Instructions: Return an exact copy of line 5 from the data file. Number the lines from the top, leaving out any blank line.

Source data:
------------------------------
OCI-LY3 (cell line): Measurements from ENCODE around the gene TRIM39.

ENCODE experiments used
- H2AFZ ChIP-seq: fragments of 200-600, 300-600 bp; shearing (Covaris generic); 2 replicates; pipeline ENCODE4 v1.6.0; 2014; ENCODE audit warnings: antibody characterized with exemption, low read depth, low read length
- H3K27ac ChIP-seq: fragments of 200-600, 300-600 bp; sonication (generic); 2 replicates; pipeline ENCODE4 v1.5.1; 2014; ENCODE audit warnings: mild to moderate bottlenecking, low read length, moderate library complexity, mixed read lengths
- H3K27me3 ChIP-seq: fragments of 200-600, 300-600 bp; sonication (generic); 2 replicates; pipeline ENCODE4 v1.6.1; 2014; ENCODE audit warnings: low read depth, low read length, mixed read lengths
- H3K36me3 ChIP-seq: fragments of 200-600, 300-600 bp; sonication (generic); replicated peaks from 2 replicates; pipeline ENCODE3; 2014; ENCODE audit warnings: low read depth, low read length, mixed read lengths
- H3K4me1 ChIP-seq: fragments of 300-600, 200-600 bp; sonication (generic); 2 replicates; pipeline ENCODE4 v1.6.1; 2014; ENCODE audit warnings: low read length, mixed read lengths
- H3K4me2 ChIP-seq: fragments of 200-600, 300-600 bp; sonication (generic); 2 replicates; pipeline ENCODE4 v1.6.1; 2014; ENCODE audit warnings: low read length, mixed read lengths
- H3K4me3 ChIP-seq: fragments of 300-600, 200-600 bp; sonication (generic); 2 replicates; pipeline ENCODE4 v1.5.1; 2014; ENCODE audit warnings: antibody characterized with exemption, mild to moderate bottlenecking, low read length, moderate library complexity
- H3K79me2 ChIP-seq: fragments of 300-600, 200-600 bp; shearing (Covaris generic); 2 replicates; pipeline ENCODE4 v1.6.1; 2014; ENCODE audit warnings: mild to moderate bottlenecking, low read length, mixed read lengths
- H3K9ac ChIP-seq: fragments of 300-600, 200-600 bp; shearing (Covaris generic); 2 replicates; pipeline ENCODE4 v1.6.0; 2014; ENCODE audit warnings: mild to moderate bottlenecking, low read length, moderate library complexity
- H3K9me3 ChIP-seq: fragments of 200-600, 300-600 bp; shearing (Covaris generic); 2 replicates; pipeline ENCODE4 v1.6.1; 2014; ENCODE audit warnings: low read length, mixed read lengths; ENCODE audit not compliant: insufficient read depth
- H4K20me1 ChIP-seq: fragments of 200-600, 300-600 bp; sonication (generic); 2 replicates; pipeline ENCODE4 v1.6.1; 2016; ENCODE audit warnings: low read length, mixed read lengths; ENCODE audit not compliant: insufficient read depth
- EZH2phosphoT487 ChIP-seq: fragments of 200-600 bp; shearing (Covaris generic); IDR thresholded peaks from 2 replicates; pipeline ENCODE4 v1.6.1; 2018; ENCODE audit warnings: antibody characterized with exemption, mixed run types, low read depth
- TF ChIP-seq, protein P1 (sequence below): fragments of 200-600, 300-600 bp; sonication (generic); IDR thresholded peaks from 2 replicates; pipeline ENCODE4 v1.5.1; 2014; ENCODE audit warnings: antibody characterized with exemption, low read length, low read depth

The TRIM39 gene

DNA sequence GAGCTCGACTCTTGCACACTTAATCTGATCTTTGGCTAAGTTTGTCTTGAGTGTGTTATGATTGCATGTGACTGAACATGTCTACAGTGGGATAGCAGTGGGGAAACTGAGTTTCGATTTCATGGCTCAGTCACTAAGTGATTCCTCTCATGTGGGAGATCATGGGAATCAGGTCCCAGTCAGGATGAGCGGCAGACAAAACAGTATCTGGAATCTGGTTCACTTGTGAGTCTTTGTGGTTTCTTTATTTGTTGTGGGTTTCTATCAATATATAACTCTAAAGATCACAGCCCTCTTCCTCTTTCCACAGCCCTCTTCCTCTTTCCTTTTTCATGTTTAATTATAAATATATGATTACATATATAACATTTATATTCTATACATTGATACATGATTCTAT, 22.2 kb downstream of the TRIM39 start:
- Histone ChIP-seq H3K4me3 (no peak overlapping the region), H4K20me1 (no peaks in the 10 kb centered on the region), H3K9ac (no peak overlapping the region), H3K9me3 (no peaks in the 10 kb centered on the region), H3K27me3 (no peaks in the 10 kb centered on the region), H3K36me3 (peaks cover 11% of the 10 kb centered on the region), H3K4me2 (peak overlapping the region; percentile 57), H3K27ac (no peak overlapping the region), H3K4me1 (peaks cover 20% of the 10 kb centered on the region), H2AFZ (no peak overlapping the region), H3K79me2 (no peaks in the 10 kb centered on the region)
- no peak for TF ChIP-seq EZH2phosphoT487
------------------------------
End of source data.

- H3K27me3 ChIP-seq: fragments of 200-600, 300-600 bp; sonication (generic); 2 replicates; pipeline ENCODE4 v1.6.1; 2014; ENCODE audit warnings: low read depth, low read length, mixed read lengths